When it comes to confined space sampling, the operator performing the sample tests have, in my opinion, the most important job. This person is responsible for making sure that proper sampling techniques are performed due to the stratification of gases that may be present. To properly sample a confined space, the operator must sample prior to entry, prior to re-entry, and continuously while work is being completed. Also, depending on the gases, it is also important to sample at the top, middle, and bottom of a confined space exceeding four feet at any given time.
It is recommended to sample every four feet due to the weights of gases; some are lighter than air (methane), some are slightly lighter (carbon monoxide), and some are heavier than air (hydrogen sulfide). In these environments, the operator will be sampling for the oxygen content. If the oxygen content is between the levels of 19.5 percent and 23.5 percent, it would be safe to enter. The operator also will be sampling for combustible gas levels lower than 10 percent LEL, and last, to determine whether any toxic gas is present.
Pits and Trenches
Now that we've covered permit-required confined spaces and proper sampling of these environments, let's talk about open confined spaces such as pits and trenches. Most people would not consider these as confined spaces, but depending on conditions, they most certainly are. A trench excavation would certainly seem to meet the confined space criteria. A trench excavation means a narrow excavation (relative to its length) made below the surface of the ground. The depth is greater than the width, but the width of a trench (measured at the bottom) is not more than 15 feet.
Does this meet the requirements for a confined space? Let's see. Does it have the potential to contain a hazardous atmosphere? Oxygen deficient, toxic, or flammable atmospheres can occur in trenches, displacing the normal air. Some of the most common gases of concern are carbon monoxide, methane, and hydrogen sulfide. These gases should be suspected whenever trenches are near combustion engines, sewage lines, landfills, swamps, leaking underground storage tanks, or when anything in decomposition is nearby. Hydrogen sulfide is heavier than air and may fill the trench, starting from the bottom. Laws state that if hazardous atmospheres could reasonably be expected to exist, the atmospheres shall be tested before employees enter excavations greater than four feet in depth. So, the answer is yes.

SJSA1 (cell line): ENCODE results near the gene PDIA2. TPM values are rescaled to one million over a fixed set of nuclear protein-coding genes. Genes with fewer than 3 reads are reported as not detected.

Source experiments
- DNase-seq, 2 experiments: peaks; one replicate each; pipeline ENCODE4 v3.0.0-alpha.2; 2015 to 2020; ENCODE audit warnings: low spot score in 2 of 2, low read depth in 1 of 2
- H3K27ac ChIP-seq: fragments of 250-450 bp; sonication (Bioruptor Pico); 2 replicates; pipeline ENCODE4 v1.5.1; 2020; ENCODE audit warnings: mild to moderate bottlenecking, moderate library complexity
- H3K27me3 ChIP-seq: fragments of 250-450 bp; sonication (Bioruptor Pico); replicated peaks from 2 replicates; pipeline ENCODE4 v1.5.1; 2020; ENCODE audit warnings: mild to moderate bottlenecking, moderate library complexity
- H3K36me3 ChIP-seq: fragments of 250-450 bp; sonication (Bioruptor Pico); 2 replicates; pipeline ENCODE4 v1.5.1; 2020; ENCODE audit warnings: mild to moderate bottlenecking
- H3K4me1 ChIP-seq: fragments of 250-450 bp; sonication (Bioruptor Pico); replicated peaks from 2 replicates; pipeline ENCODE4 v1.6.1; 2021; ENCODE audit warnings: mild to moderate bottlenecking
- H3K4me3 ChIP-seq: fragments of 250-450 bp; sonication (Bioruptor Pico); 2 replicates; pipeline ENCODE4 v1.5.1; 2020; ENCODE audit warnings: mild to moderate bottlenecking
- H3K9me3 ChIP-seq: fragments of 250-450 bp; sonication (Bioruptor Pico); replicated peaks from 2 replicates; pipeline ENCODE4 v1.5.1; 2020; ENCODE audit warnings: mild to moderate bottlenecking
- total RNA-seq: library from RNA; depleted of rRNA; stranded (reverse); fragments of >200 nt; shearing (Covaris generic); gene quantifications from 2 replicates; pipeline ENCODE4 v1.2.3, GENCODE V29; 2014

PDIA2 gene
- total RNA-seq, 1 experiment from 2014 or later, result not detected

Could an entrant become trapped or asphyxiated by converging walls or by a floor which slopes downward and tapers to a smaller area? Trenches without adequate sloping, or other protection from collapse, create potential for entrants to be engulfed in a cave-in of the surrounding earth. Excessive rainwater, groundwater, or liquid from leaking or damaged pipes also may create conditions for engulfing trench entrants. The answer is yes.
Can a pit or trench contain any other recognized serious safety or health hazard? Access into trenches more than four feet deep usually can be accomplished only by ladder, which poses known risks of slipping and falling. Entrants also could be struck by excavation machinery or by falling materials from overhead. Again, the answer is yes.
By now, my hope is that you realize a trench excavation may indeed present many of the hazards of a permit-required confined space. In general practice, all trench excavations over four feet in depth should be considered confined spaces until a competent person has ruled out all of the potential hazards associated with it.
Proceed with Caution
Confined spaces always have been presented with a question mark. The only question you should be asking yourself is whether there is any doubt about whether or not it is a confined space. It is always best to err on the side of caution and find out by educating yourself on confined spaces and researching the laws regarding entrance. These laws were written to help companies implement safe practices to be used when conducting work inside a confined space.
This article originally appeared in the November 2013 issue of Occupational Health & Safety.